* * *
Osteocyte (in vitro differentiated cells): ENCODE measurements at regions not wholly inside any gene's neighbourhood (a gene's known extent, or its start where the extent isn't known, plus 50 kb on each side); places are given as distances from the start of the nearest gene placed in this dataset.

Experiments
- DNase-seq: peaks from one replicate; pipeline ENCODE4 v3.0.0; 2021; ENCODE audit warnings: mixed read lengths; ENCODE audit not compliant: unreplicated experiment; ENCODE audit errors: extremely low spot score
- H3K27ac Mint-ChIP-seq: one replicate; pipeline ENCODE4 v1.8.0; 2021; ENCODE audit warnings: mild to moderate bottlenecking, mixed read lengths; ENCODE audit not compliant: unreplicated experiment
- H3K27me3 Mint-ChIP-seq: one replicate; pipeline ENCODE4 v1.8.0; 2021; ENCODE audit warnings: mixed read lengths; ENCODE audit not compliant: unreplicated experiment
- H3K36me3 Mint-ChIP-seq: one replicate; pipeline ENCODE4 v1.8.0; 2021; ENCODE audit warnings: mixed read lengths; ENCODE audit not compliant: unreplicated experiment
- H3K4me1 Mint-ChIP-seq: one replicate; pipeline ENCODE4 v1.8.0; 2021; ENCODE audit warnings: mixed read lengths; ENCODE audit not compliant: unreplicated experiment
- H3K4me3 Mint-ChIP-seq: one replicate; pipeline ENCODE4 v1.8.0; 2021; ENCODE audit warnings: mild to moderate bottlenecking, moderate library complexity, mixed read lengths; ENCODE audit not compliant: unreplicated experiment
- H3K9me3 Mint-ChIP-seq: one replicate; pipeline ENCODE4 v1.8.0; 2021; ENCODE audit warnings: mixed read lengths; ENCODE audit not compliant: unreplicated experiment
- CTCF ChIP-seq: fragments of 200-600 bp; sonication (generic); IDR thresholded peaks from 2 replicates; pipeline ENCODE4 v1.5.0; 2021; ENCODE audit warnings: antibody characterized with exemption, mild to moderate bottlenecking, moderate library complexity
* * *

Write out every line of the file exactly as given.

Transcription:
Osteocyte (in vitro differentiated cells): ENCODE measurements at regions not wholly inside any gene's neighbourhood (a gene's known extent, or its start where the extent isn't known, plus 50 kb on each side); places are given as distances from the start of the nearest gene placed in this dataset.

Experiments
- DNase-seq: peaks from one replicate; pipeline ENCODE4 v3.0.0; 2021; ENCODE audit warnings: mixed read lengths; ENCODE audit not compliant: unreplicated experiment; ENCODE audit errors: extremely low spot score
- H3K27ac Mint-ChIP-seq: one replicate; pipeline ENCODE4 v1.8.0; 2021; ENCODE audit warnings: mild to moderate bottlenecking, mixed read lengths; ENCODE audit not compliant: unreplicated experiment
- H3K27me3 Mint-ChIP-seq: one replicate; pipeline ENCODE4 v1.8.0; 2021; ENCODE audit warnings: mixed read lengths; ENCODE audit not compliant: unreplicated experiment
- H3K36me3 Mint-ChIP-seq: one replicate; pipeline ENCODE4 v1.8.0; 2021; ENCODE audit warnings: mixed read lengths; ENCODE audit not compliant: unreplicated experiment
- H3K4me1 Mint-ChIP-seq: one replicate; pipeline ENCODE4 v1.8.0; 2021; ENCODE audit warnings: mixed read lengths; ENCODE audit not compliant: unreplicated experiment
- H3K4me3 Mint-ChIP-seq: one replicate; pipeline ENCODE4 v1.8.0; 2021; ENCODE audit warnings: mild to moderate bottlenecking, moderate library complexity, mixed read lengths; ENCODE audit not compliant: unreplicated experiment
- H3K9me3 Mint-ChIP-seq: one replicate; pipeline ENCODE4 v1.8.0; 2021; ENCODE audit warnings: mixed read lengths; ENCODE audit not compliant: unreplicated experiment
- CTCF ChIP-seq: fragments of 200-600 bp; sonication (generic); IDR thresholded peaks from 2 replicates; pipeline ENCODE4 v1.5.0; 2021; ENCODE audit warnings: antibody characterized with exemption, mild to moderate bottlenecking, moderate library complexity